* This standing time lets the lasagna ‘settle’. I’m not sure if this helps it to cut nicely, but so far I’ve done that and it cuts nicely.

Wednesday, April 19, 2006

Cakes, Cakes, Cakes

This post is about cakes, as you might have guessed. To be exact, 3 very different types of cakes.

First up, cheesecake. I've been 'eyeing' this recipe from Nic's blog for a very long time. But as I have not made cheesecakes before, I kept procrastinating until now. Nic's recipe for this cheesecake came from this blog, and the cheesecake has an interesting name - "Bull's Eye Cheesecake". By layering the batters alternately onto the crust, a very nice 'striped' effect is achieved when the cake is cut. Here is how mine looks like.

Next up is the very famous Nutella Cupcakes, which of course originated from Nic's blog too. I must have been away in Mars for the past few months. I didn't know these little cupcakes have been 'travelling' arond the world on various blogs. But I'm embarrassed to say that I didn't follow her recipe exactly. That's because after I gathered all my ingredients (or so I thought), I realized I only had half a block of butter left. Determined to complete this, I used a light pound cake recipe which I had, and topped each with Nutella and ta-da! My Nutella Cupcakes!

Pardon my not-very-nice swirling effect.

After two pretty 'heavy' cakes, last on the list is a light and soft sponge cake. This Cotton Sponge Cake recipe is obtained from Hugbear, which cooks and bakes very well. Thank you LeeLee for this wonderfully soft sponge cake recipe.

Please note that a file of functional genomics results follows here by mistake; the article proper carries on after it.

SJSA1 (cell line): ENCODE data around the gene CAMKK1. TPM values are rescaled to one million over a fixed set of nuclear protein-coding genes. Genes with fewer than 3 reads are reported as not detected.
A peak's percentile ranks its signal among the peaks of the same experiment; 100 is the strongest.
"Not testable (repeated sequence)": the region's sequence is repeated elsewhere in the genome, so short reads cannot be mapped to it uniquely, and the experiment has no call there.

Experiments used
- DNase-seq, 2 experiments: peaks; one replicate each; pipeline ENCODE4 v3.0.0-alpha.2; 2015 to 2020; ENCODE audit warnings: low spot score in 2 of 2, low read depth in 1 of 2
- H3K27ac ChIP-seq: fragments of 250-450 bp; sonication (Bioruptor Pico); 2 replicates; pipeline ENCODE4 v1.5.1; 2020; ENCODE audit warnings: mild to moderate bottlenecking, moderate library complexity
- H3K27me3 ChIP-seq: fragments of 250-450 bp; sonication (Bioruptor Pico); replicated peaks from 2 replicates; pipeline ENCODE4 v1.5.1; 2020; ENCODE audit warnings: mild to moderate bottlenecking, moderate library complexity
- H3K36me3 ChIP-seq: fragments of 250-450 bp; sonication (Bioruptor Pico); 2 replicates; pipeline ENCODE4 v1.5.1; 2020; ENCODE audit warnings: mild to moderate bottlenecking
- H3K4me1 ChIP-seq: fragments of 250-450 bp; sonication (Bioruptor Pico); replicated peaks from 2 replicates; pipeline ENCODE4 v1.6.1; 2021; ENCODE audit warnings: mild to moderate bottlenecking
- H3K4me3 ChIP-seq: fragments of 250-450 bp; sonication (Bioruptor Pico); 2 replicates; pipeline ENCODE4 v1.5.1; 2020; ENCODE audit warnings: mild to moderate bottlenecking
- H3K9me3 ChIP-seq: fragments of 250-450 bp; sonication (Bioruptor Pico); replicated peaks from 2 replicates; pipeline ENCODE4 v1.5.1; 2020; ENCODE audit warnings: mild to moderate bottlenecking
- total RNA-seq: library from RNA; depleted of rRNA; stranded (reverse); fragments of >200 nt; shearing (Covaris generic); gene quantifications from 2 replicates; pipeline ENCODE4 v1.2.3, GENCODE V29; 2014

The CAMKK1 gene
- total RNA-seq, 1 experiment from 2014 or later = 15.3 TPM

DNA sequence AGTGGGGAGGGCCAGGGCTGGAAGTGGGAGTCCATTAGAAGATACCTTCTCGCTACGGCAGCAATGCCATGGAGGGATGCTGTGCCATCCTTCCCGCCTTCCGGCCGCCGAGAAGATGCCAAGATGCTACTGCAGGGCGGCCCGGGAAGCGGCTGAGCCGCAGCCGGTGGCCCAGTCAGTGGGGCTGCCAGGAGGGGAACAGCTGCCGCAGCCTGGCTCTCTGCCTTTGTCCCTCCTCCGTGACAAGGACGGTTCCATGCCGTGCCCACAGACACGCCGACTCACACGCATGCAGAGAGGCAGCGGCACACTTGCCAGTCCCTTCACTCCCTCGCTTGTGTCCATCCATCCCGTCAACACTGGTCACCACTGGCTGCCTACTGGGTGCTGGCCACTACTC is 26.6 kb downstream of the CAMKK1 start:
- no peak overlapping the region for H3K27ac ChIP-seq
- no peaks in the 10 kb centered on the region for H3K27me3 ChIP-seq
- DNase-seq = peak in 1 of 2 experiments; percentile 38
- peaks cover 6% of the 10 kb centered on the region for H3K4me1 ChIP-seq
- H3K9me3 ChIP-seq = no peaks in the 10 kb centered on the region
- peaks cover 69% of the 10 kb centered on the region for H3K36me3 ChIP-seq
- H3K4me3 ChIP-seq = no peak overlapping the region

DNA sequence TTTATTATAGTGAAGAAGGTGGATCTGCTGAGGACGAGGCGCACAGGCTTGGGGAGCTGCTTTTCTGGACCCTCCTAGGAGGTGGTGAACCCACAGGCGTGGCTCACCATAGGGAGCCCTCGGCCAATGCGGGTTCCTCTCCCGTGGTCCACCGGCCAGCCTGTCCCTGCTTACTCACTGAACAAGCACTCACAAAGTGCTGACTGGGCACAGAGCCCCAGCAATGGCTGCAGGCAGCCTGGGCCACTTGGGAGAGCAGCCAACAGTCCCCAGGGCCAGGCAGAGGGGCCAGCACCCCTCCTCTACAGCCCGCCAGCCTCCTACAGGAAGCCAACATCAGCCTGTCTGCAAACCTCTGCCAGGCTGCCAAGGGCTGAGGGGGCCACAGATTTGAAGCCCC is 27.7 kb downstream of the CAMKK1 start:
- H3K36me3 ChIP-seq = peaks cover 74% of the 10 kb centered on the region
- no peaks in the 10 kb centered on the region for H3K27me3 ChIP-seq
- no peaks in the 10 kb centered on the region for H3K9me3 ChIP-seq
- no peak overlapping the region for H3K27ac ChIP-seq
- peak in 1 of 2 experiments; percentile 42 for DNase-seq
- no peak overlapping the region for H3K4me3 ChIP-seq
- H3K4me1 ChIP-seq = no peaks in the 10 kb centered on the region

Saturday, April 15, 2006

A Special Day

Today is hubby's birthday. I asked him what present he wants, he say nothing in particular. Since that's the case, I decided to plan something special for him.

We went to
Pontini, an Italian restaurant at Grand Copthorne Hotel. This is the third time we've been there, as we both like the food and service. They had a new chef at the helm and when we tried out his new menu for Valentine's day, we knew we would go back there again.

Starters were prawn salad and minestrone soup. Hubby had lobster fettucine for main course while I had crabmeat risotto with truffle sauce. Sorry, no pics for these as we were too busy eating. but the highlight of the evening was the dessert.

When I made the reservation, I specially requested for the chef to prepare a special dessert for hubby's birthday. As such I had absolutely no idea what the dessert was going to be until it's dessert time. This is what was served to us

I forgot to ask the manager what this cake is. All I can tell you is that this is sooooooo good. A rich chocolate mousse encased in two thin layers of cake and generously covered with cocoa powder. The mousse, though rich, literally melts away in the mouth and does not leave a 'heavy' feeling. As we already had so much food before this, it's quite obvious we couldn't finish the whole cake. So we packed it home and I took a picture of the half(or rather one-quarter) eaten cake. This is how the interior looks like. Can you see how chocolaty it is?

Arr.. we can enjoy this for another two to three days.

Wednesday, April 12, 2006

French, Chocolates and Durian?

In case you're wondering how I am going to combine the three things together, let me tell you actually I am not. It's three separate items which I made.